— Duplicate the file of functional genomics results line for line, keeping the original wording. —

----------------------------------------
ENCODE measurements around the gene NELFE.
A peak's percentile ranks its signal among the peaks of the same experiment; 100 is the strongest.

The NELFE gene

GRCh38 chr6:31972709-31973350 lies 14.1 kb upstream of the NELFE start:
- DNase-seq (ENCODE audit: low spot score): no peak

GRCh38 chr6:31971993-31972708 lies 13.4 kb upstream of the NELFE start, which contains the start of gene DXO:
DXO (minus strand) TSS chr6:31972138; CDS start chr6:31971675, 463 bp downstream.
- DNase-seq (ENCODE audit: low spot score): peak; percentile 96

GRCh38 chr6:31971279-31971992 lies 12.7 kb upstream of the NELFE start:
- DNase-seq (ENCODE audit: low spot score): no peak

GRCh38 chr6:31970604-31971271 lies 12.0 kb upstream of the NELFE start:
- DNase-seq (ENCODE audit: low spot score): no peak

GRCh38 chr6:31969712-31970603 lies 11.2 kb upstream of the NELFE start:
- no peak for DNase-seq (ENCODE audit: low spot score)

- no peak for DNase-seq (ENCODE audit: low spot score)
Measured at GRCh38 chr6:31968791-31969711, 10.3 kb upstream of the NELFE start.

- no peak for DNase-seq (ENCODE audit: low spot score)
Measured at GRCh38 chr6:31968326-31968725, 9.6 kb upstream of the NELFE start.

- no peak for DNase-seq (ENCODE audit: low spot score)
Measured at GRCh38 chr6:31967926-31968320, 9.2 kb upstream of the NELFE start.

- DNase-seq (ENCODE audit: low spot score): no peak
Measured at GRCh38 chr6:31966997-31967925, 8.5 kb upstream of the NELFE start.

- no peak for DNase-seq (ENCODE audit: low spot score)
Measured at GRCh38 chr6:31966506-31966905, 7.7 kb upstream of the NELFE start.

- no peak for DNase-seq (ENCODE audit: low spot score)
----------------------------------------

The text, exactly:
ENCODE measurements around the gene NELFE.
A peak's percentile ranks its signal among the peaks of the same experiment; 100 is the strongest.

The NELFE gene

GRCh38 chr6:31972709-31973350 lies 14.1 kb upstream of the NELFE start:
- DNase-seq (ENCODE audit: low spot score): no peak

GRCh38 chr6:31971993-31972708 lies 13.4 kb upstream of the NELFE start, which contains the start of gene DXO:
DXO (minus strand) TSS chr6:31972138; CDS start chr6:31971675, 463 bp downstream.
- DNase-seq (ENCODE audit: low spot score): peak; percentile 96

GRCh38 chr6:31971279-31971992 lies 12.7 kb upstream of the NELFE start:
- DNase-seq (ENCODE audit: low spot score): no peak

GRCh38 chr6:31970604-31971271 lies 12.0 kb upstream of the NELFE start:
- DNase-seq (ENCODE audit: low spot score): no peak

GRCh38 chr6:31969712-31970603 lies 11.2 kb upstream of the NELFE start:
- no peak for DNase-seq (ENCODE audit: low spot score)

- no peak for DNase-seq (ENCODE audit: low spot score)
Measured at GRCh38 chr6:31968791-31969711, 10.3 kb upstream of the NELFE start.

- no peak for DNase-seq (ENCODE audit: low spot score)
Measured at GRCh38 chr6:31968326-31968725, 9.6 kb upstream of the NELFE start.

- no peak for DNase-seq (ENCODE audit: low spot score)
Measured at GRCh38 chr6:31967926-31968320, 9.2 kb upstream of the NELFE start.

- DNase-seq (ENCODE audit: low spot score): no peak
Measured at GRCh38 chr6:31966997-31967925, 8.5 kb upstream of the NELFE start.

- no peak for DNase-seq (ENCODE audit: low spot score)
Measured at GRCh38 chr6:31966506-31966905, 7.7 kb upstream of the NELFE start.

- no peak for DNase-seq (ENCODE audit: low spot score)